Crises in South Africa abound: from unemployment to inequality, poverty to the electricity crisis, water, sewage, pollution and failing public hospitals. RW Johnson stated it perfectly when he said at the recent BizNews conference that the country is in a state of regression. And after almost three decades of ANC rule, very little has been done to inspire any sort of confidence that this will change. All eyes are on the 2024 national election and whether this will be the moment when the ANC’s dominance of South African politics falters. But is it not perhaps time to hold the government accountable now, in the form of an early election, permitted in terms of Section 50 of the Constitution? Terrence Corrigan thinks it would allow the country’s citizens to judge the performance of the government and its plans for the future; and an opportunity for opposition parties to articulate their policies. With the country’s productivity threatened by pervasive corruption and lawlessness, maybe an early election is the way to go. This article is republished courtesy of the Daily Friend. – Asime Nyide
Time for an early election?
By Terence Corrigan*
A lot has been said recently about the 2024 elections, and whether – or not – this will be the moment at which the ANC’s dominance of South Africa’s politics will falter.
Will we see a coalition in power nationally, and if so, what will that look like? Will it displace the ANC, or will the ANC itself form the keystone of such an arrangement? Or is this perhaps hyperbolic thinking, and will the ANC be set for another term in office?
This is not simply a question of the distribution of votes, but of the direction of policy and public administration.
Given the state of the country – anaemic growth, stratospheric unemployment, grinding poverty and the escalating cost of living (with corresponding implications for living standards), and the recurrent crises of electricity supply, among a much longer list – how it is to be stewarded forward is an existential issue.
RW Johnson recently pointed out in an address at a BizNews conference that what the country was facing needed to be understood as ‘regression’.
Close to three decades of rule by the ANC has established its offerings. It is committed to a mixed economy in which the state plays an important, interventionist role. The state will not only provide the regulatory framework, but will intervene in economic activities. Above all, it sees itself providing ‘discipline’ for capital, so as to ensure the growth that the country and its people need – as befits the far-sighted ‘developmental state’ that has been under construction for decades now.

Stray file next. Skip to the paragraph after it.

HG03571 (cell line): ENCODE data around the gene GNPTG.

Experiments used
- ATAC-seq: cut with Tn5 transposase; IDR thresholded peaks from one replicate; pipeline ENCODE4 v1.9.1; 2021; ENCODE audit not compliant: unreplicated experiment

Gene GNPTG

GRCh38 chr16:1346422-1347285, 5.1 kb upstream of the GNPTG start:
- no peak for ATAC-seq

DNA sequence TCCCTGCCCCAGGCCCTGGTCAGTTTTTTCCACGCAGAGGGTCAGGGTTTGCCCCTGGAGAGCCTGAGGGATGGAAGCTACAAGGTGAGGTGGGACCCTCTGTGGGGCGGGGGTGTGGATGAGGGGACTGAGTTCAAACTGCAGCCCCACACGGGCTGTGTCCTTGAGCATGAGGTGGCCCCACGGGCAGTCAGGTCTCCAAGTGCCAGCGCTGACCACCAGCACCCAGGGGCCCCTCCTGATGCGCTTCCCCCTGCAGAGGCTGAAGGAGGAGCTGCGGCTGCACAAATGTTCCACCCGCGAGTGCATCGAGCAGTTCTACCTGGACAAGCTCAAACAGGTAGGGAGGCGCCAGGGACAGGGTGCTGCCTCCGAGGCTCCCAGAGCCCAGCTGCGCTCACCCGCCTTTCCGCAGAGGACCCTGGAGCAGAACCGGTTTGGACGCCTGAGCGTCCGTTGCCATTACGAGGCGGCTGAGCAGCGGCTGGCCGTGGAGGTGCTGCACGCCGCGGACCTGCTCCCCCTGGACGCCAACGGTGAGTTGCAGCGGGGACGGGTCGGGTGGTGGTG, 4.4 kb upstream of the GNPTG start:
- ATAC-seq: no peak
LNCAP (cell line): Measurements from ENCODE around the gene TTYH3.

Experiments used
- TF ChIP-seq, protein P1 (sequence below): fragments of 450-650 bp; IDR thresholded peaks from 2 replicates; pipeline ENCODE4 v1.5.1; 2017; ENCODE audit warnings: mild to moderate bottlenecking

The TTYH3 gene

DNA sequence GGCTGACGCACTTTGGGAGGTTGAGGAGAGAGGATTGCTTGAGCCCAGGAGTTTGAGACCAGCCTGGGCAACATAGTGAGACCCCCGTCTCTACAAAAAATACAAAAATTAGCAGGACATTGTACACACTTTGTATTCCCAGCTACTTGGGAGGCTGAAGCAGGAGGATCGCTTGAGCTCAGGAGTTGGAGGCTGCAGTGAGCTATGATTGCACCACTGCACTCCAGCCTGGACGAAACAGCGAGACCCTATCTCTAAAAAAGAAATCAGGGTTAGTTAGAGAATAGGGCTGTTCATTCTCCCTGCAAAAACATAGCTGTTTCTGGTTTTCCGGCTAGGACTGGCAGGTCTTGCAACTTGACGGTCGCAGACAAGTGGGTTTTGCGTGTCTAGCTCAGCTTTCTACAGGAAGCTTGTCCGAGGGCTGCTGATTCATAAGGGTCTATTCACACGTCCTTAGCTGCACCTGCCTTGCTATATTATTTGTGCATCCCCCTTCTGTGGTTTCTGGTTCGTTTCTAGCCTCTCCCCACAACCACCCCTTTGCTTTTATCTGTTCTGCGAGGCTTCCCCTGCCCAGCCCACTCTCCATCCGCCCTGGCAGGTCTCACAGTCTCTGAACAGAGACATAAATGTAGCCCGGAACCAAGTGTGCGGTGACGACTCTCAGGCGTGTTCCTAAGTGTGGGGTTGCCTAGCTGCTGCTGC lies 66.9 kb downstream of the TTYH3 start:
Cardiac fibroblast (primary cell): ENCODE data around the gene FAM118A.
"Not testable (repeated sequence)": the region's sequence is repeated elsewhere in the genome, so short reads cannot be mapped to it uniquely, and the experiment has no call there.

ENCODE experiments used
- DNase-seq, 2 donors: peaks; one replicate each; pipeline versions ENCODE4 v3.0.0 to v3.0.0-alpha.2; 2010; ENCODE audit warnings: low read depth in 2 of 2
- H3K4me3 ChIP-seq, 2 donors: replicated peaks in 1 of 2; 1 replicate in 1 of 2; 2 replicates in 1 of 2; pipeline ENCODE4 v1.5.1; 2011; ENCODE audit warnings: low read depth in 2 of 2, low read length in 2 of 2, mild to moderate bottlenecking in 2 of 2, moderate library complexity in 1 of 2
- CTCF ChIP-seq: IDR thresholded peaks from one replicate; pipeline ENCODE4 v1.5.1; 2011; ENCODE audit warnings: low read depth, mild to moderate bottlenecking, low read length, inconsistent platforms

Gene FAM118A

This in turn requires highly competent, politically committed ‘cadres’ to make it work. This is undertaken under the aegis of the party, with the installation of its best and most reliable members to key places in the state, economy and so on – cadre deployment, in the nomenclature of the country’s politics.
There have been promises with neither end nor limit about imminent turnarounds, pacts with stakeholders (‘work with us’), and the fundamental transformation of society.
There is nothing to suggest that any change of direction is in the offing. President Ramaphosa’s ‘reform’ agenda for the most part put forward nothing more substantial than ‘doing things better’.
The question facing South Africa is whether this is sufficient.
Not only are the adverse conditions prevailing in the country impacting on South Africans’ immediate life circumstances, but they are clawing at the foundations of democracy itself. The threat to institutional integrity is represented by cadre deployment. To property rights, the threat is embodied in the Expropriation without Compensation agenda. To competitiveness, the threat is exemplified by empowerment policy. And our overall societal wellbeing is threatened by pervasive corruption and lawlessness.
So perhaps the time has come to think about whether this is a question too profound to be left to the politicians, and pass the decision on to the voters.
This would mean holding an early election, which is permitted by Section 50 of the Constitution, following a vote by the National Assembly.
Doing so would allow the country’s citizens to judge the performance of the government, its policy agenda and its plans for the future. Equally importantly, it would provide an opportunity for the opposition on all fronts to articulate and proffer their responses.
Time of crisis
It would require all to submit themselves for evaluation. Accountability has been badly lacking and at a time of crisis, accountability is sorely needed.
Most importantly, it would confront South Africans with a choice inherent in their citizenship. Is the current trajectory of the country one that inspires confidence, and is this a trajectory on which the country’s people wish to remain?
Would they vote for something new, or stick with what exists? Obviously, I have my preferences, but there are no guarantees either way. But it’s a choice that needs consciously to be made, and the sooner, the better.
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- Terence Corrigan is the Project Manager at the Institute, where he specialises in work on property rights, as well as land and mining policy. A native of KwaZulu-Natal, he is a graduate of the University of KwaZulu-Natal (Pietermaritzburg). He has held various positions at the IRR, South African Institute of International Affairs, SBP (formerly the Small Business Project) and the Gauteng Legislature – as well as having taught English in Taiwan. He is a regular commentator in the South African media and his interests include African governance, land and agrarian issues, political culture and political thought, corporate governance, enterprise and business policy.
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